Is Rating of Perceived Exertion Effective for Program Design?
Study shows value of using the rating in resistance training.
Are you using the rating of perceived exertion (RPE) during strength training sessions with clients? If not, you may want to try it. University of São Paulo, Brazil, researchers studied the effects of using RPE as a tool for guiding individualized resistance training progression. Twenty college-aged, healthy, trained male students participated in a 6-week program based on either rating of perceived exertion or a pre-determined progression model.
Data analysis showed two interesting outcomes. Participants in the RPE-based model chose fewer high-intensity sessions compared with those using the conventional model. Members of both groups, however, experienced significant and similar gains in muscle strength and mass. Study authors encourage use of RPE as a tool to control workload progression throughout a training period and to optimize individualized training.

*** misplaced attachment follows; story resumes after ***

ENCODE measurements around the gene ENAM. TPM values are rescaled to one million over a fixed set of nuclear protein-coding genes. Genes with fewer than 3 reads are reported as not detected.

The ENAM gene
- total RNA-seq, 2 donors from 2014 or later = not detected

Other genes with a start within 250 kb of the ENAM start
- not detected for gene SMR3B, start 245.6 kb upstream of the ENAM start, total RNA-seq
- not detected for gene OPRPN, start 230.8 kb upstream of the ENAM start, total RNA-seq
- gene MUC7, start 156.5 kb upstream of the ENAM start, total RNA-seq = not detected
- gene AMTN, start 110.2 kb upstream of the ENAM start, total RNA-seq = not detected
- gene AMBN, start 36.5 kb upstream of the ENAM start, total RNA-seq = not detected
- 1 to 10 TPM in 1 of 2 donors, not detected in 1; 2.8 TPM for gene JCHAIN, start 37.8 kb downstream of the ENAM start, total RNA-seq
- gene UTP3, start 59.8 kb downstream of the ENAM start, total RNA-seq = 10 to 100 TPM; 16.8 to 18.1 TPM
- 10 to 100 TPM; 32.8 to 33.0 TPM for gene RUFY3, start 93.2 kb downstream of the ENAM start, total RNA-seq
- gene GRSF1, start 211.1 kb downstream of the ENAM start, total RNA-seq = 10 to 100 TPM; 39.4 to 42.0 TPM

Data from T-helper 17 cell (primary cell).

The research is published in The Journal of Strength and Conditioning Research (2022; 36 , 971–76).
See also: Immersive Fitness Impacts RPE